„These are, 1st. That a power to create implies a power to preserve; 2d. That a power to destroy, if wielded by a different hand, is hostile to, and incompatible with these powers to create and to preserve; 3d. That, where this repugnancy exists, that authority which is supreme must control, not yield to that over which it is supreme.“

—  John Marshall, Context: This great principle is that the Constitution and the laws made in pursuance thereof are supreme; that they control the Constitution and laws of the respective States, and cannot be controlled by them. From this, which may be almost termed an axiom, other propositions are deduced as corollaries, on the truth or error of which, and on their application to this case, the cause has been supposed to depend. These are, 1st. That a power to create implies a power to preserve; 2d. That a power to destroy, if wielded by a different hand, is hostile to, and incompatible with these powers to create and to preserve; 3d. That, where this repugnancy exists, that authority which is supreme must control, not yield to that over which it is supreme. 17 U.S. (4 Wheaton) 316, 426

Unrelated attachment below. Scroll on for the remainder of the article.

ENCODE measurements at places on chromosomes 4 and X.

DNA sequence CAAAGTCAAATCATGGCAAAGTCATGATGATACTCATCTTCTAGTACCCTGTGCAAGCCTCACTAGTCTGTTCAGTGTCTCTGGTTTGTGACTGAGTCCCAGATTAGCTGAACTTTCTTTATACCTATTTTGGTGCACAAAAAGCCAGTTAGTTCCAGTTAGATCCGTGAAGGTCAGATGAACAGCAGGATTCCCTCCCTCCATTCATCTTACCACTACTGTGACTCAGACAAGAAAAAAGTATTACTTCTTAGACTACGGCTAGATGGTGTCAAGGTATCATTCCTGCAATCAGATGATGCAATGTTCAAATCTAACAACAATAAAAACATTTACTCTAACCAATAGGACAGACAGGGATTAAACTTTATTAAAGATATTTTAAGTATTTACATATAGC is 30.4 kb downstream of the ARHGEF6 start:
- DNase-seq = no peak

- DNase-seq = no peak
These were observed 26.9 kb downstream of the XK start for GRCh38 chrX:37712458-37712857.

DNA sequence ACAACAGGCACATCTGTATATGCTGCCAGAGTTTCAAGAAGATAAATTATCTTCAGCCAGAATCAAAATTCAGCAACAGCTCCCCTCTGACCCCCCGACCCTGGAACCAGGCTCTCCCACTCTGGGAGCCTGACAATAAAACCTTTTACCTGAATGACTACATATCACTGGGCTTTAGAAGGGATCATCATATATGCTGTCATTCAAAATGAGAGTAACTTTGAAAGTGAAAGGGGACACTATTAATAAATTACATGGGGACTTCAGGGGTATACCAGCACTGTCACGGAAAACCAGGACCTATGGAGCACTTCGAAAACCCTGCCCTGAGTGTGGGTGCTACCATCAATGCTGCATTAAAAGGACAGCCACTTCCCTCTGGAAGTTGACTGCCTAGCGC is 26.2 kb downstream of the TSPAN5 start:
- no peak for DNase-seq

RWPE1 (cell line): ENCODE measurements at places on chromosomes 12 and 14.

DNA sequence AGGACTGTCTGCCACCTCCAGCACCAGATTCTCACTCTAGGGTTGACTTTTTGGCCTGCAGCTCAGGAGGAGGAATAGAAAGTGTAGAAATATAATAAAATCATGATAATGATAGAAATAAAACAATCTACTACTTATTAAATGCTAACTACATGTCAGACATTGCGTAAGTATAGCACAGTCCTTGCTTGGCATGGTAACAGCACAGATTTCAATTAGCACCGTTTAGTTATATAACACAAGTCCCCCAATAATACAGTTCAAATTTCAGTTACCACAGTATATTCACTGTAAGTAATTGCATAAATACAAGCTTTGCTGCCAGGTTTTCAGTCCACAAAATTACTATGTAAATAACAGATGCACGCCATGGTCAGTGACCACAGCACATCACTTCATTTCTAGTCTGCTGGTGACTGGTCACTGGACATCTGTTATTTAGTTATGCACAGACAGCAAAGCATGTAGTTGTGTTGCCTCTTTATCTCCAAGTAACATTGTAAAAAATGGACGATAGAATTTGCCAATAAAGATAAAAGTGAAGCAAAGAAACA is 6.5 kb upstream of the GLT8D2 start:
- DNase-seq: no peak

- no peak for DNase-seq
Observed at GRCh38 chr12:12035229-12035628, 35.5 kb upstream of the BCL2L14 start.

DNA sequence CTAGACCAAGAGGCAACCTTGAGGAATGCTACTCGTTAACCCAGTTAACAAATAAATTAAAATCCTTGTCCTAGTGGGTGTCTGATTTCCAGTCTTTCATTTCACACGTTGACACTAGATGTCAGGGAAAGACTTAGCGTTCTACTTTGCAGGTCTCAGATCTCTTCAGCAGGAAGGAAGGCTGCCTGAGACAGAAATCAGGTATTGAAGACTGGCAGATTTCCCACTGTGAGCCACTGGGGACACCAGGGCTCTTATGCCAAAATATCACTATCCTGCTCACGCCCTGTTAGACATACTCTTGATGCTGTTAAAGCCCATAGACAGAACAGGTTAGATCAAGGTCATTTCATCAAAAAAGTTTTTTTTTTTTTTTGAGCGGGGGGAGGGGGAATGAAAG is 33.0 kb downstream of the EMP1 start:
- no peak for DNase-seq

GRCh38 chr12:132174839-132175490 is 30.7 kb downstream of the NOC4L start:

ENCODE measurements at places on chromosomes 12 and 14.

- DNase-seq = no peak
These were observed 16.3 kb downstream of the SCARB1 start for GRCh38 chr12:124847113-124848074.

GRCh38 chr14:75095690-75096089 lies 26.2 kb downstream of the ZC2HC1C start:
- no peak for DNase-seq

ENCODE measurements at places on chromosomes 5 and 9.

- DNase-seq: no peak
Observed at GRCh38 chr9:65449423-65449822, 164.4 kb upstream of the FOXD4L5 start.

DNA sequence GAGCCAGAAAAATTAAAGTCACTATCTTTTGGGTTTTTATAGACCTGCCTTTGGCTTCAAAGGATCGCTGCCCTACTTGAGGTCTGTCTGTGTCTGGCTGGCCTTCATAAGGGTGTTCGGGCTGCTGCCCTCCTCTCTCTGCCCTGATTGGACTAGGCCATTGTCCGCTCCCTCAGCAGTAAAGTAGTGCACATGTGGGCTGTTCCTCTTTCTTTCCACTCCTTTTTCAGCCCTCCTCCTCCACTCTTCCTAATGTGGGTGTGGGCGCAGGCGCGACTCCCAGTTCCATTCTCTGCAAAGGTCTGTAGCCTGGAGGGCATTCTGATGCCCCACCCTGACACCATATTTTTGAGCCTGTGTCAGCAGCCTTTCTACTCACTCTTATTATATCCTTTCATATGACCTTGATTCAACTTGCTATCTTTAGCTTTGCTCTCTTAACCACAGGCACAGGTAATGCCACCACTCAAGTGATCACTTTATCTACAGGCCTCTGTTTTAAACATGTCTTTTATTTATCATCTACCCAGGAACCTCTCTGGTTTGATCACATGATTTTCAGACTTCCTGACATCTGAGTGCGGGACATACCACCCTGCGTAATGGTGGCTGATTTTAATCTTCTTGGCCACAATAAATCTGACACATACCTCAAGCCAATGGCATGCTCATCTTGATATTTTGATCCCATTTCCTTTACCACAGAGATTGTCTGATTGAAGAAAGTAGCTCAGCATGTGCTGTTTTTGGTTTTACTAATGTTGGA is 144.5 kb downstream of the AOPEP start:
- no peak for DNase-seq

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John Marshall
politicien américain 1755 - 1835
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„[[S]ex] is often a hostile act, often an exercise of power over somebody else.“

—  Andrea Dworkin Feminist writer 1946 - 2005
Norah Vincent, Sex, Love and Politics, id., p. 40, col. 1.